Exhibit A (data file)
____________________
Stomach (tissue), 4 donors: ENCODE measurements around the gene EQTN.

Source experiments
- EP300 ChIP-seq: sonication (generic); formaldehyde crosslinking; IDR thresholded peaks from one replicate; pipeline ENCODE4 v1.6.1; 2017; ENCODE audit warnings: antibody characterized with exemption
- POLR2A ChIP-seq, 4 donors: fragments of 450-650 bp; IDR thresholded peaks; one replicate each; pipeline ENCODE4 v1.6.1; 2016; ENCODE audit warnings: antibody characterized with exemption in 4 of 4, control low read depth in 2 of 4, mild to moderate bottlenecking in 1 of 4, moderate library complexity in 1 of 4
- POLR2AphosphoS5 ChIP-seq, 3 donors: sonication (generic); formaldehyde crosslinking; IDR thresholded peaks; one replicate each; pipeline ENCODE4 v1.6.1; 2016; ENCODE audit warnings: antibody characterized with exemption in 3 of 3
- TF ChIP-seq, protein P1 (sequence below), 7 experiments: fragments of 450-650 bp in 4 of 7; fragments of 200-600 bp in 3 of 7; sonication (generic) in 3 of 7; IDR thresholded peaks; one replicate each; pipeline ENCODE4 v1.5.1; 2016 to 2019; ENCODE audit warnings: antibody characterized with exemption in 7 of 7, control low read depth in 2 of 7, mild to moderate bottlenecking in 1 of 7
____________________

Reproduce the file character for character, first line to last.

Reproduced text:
Stomach (tissue), 4 donors: ENCODE measurements around the gene EQTN.

Source experiments
- EP300 ChIP-seq: sonication (generic); formaldehyde crosslinking; IDR thresholded peaks from one replicate; pipeline ENCODE4 v1.6.1; 2017; ENCODE audit warnings: antibody characterized with exemption
- POLR2A ChIP-seq, 4 donors: fragments of 450-650 bp; IDR thresholded peaks; one replicate each; pipeline ENCODE4 v1.6.1; 2016; ENCODE audit warnings: antibody characterized with exemption in 4 of 4, control low read depth in 2 of 4, mild to moderate bottlenecking in 1 of 4, moderate library complexity in 1 of 4
- POLR2AphosphoS5 ChIP-seq, 3 donors: sonication (generic); formaldehyde crosslinking; IDR thresholded peaks; one replicate each; pipeline ENCODE4 v1.6.1; 2016; ENCODE audit warnings: antibody characterized with exemption in 3 of 3
- TF ChIP-seq, protein P1 (sequence below), 7 experiments: fragments of 450-650 bp in 4 of 7; fragments of 200-600 bp in 3 of 7; sonication (generic) in 3 of 7; IDR thresholded peaks; one replicate each; pipeline ENCODE4 v1.5.1; 2016 to 2019; ENCODE audit warnings: antibody characterized with exemption in 7 of 7, control low read depth in 2 of 7, mild to moderate bottlenecking in 1 of 7